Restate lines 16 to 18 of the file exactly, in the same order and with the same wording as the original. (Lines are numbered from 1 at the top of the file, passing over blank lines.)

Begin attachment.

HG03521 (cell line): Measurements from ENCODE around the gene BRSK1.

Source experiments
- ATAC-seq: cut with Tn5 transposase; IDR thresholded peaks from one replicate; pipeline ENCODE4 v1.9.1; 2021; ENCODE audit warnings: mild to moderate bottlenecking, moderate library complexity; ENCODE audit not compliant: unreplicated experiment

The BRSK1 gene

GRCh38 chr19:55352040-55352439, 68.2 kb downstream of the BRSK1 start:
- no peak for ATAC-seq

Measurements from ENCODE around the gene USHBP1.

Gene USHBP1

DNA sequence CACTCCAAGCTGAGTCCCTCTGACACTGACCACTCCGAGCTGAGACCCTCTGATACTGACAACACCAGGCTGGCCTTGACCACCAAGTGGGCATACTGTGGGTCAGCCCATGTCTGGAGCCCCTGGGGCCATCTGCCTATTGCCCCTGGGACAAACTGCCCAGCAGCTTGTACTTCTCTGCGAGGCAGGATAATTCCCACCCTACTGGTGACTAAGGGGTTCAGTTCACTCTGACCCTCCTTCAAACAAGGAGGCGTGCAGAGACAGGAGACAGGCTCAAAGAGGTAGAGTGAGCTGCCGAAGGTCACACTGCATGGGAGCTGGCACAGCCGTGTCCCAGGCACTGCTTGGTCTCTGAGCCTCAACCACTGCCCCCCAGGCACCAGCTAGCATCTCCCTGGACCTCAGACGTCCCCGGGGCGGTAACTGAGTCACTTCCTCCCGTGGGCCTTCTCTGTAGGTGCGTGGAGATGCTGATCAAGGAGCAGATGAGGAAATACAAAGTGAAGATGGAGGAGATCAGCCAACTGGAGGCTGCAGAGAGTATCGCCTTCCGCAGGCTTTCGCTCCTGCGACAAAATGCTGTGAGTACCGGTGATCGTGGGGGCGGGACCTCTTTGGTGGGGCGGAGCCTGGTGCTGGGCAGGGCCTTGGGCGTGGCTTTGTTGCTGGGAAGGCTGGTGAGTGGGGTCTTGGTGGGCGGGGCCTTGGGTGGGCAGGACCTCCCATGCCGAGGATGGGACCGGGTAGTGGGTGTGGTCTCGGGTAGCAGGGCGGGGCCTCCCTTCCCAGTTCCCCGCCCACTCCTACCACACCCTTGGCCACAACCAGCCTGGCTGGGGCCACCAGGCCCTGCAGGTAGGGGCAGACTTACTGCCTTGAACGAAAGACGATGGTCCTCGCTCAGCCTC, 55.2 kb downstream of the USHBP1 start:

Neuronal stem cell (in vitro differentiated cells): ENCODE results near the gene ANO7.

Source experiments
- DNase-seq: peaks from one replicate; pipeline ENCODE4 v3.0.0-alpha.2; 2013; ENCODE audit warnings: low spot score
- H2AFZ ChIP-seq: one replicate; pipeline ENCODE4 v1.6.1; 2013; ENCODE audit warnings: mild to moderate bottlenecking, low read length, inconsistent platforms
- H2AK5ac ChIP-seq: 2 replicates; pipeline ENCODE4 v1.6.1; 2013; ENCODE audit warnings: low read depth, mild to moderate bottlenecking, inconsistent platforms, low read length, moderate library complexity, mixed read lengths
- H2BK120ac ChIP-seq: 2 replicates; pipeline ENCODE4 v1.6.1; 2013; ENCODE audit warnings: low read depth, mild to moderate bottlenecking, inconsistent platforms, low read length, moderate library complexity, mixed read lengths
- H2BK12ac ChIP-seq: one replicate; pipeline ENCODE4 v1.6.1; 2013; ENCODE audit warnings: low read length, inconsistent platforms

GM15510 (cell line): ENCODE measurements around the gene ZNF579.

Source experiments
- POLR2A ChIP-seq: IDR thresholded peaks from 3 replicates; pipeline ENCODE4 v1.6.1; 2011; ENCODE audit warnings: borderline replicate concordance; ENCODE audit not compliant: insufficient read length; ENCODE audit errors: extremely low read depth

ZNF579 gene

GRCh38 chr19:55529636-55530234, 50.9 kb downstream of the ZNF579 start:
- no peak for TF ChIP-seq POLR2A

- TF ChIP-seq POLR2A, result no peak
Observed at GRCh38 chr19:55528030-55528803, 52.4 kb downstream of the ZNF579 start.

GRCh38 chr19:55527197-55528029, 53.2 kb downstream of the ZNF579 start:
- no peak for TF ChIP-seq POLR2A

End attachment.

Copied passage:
- H2BK12ac ChIP-seq: one replicate; pipeline ENCODE4 v1.6.1; 2013; ENCODE audit warnings: low read length, inconsistent platforms

GM15510 (cell line): ENCODE measurements around the gene ZNF579.

Source experiments